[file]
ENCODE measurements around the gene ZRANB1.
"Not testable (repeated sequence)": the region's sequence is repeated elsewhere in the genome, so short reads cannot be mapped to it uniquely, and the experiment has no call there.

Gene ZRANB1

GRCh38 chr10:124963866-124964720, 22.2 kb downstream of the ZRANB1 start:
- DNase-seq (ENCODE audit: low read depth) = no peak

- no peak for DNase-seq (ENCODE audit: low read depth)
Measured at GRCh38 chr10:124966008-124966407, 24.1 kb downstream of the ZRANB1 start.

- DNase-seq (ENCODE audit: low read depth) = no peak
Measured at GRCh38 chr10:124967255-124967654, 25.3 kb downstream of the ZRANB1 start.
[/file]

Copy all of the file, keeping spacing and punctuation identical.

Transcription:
ENCODE measurements around the gene ZRANB1.
"Not testable (repeated sequence)": the region's sequence is repeated elsewhere in the genome, so short reads cannot be mapped to it uniquely, and the experiment has no call there.

Gene ZRANB1

GRCh38 chr10:124963866-124964720, 22.2 kb downstream of the ZRANB1 start:
- DNase-seq (ENCODE audit: low read depth) = no peak

- no peak for DNase-seq (ENCODE audit: low read depth)
Measured at GRCh38 chr10:124966008-124966407, 24.1 kb downstream of the ZRANB1 start.

- DNase-seq (ENCODE audit: low read depth) = no peak
Measured at GRCh38 chr10:124967255-124967654, 25.3 kb downstream of the ZRANB1 start.